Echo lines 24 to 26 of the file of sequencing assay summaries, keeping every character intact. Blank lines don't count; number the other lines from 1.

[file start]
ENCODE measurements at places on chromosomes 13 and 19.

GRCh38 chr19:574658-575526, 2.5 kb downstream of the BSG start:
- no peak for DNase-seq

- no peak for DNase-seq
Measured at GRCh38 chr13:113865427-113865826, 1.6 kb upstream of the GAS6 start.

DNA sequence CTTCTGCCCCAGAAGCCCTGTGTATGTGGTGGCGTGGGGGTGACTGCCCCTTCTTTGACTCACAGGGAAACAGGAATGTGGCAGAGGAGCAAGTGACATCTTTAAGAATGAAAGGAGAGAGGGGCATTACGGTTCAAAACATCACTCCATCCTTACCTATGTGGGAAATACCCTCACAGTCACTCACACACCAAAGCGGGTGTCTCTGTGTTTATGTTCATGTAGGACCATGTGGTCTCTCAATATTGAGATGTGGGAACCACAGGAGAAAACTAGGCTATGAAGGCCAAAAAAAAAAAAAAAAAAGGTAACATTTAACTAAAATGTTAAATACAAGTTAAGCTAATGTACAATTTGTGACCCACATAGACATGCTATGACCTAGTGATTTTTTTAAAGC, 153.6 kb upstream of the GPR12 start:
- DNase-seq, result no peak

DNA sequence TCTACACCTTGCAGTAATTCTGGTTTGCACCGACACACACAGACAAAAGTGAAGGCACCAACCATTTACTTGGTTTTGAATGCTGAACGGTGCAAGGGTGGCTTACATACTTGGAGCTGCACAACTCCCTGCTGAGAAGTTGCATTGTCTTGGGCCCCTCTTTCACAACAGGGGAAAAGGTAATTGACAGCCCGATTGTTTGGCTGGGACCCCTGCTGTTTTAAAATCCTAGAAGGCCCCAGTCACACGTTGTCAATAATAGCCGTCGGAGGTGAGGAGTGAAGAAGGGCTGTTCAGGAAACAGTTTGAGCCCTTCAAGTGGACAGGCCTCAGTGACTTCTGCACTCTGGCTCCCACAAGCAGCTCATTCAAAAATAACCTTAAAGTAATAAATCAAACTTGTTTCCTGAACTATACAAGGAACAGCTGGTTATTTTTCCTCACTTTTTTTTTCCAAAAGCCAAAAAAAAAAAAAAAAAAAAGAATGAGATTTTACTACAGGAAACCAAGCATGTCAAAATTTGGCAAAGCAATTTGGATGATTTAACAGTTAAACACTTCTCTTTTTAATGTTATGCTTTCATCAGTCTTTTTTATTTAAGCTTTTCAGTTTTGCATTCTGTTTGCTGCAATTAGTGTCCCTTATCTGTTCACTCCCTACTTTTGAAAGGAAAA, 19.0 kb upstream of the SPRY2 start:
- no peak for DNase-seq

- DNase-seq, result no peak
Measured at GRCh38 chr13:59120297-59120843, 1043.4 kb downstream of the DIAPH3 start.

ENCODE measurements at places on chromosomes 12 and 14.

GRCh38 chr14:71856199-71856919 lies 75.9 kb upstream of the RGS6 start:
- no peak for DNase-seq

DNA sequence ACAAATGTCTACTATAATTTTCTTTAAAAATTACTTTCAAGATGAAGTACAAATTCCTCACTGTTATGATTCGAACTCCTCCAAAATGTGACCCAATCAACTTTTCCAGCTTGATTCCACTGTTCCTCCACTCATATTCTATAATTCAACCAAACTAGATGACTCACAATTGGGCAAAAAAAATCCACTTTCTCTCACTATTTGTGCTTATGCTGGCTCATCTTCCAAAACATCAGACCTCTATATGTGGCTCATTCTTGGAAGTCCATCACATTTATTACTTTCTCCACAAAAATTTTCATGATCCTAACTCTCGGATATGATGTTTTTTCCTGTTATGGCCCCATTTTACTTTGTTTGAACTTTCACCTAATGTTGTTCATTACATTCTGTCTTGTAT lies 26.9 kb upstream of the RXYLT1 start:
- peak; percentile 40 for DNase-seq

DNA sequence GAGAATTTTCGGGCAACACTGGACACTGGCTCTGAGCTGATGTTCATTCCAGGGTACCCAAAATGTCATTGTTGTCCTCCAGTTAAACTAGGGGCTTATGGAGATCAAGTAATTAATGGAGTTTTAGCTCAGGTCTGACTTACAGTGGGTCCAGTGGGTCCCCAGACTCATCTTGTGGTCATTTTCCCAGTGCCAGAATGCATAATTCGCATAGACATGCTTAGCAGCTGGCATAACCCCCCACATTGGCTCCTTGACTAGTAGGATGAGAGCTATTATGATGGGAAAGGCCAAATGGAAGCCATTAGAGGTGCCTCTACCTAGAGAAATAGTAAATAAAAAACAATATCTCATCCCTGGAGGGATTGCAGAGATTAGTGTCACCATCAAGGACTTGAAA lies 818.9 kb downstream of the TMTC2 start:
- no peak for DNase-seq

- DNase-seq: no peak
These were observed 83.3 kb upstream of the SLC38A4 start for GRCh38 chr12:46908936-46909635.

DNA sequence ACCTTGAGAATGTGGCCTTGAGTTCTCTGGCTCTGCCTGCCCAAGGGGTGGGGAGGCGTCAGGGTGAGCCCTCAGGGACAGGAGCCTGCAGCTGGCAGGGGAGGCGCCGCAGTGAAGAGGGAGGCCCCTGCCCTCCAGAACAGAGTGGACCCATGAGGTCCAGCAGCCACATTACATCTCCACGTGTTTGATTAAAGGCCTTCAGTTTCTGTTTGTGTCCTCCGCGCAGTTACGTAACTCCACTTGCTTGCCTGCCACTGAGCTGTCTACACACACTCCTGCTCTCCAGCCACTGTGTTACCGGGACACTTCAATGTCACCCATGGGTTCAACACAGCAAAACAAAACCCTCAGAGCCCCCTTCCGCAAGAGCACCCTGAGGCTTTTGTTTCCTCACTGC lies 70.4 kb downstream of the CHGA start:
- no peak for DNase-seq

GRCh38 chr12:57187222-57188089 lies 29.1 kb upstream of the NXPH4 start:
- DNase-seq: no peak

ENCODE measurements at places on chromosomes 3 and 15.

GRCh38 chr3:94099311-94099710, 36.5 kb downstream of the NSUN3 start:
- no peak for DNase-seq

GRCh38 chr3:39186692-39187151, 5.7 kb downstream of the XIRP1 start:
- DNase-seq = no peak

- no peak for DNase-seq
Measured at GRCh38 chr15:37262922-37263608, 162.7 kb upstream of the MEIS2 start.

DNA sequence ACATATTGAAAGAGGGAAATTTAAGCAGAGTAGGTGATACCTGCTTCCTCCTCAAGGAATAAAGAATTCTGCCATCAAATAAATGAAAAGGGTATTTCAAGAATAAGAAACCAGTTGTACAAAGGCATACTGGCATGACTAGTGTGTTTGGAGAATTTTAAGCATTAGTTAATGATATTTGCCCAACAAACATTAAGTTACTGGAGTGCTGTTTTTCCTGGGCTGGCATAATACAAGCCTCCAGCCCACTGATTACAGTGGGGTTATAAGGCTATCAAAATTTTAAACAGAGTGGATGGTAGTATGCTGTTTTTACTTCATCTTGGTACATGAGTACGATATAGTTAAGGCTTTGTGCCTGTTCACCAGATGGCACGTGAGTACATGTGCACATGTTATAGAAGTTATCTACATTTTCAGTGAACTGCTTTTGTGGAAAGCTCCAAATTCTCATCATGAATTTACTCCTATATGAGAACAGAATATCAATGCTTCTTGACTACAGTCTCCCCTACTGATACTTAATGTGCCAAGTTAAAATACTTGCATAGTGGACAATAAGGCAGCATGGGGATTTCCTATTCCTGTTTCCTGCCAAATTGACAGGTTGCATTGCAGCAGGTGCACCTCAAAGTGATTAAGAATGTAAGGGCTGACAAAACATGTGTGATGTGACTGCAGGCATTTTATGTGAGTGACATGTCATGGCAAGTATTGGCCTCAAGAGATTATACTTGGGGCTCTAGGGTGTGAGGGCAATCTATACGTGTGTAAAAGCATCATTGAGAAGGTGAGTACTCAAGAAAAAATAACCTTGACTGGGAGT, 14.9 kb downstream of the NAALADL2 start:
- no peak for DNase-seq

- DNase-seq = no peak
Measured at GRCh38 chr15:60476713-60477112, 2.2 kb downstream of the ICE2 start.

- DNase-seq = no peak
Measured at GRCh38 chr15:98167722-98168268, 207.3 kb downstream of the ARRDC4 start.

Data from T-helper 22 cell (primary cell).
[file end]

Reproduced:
- DNase-seq: no peak

ENCODE measurements at places on chromosomes 3 and 15.

GRCh38 chr3:94099311-94099710, 36.5 kb downstream of the NSUN3 start: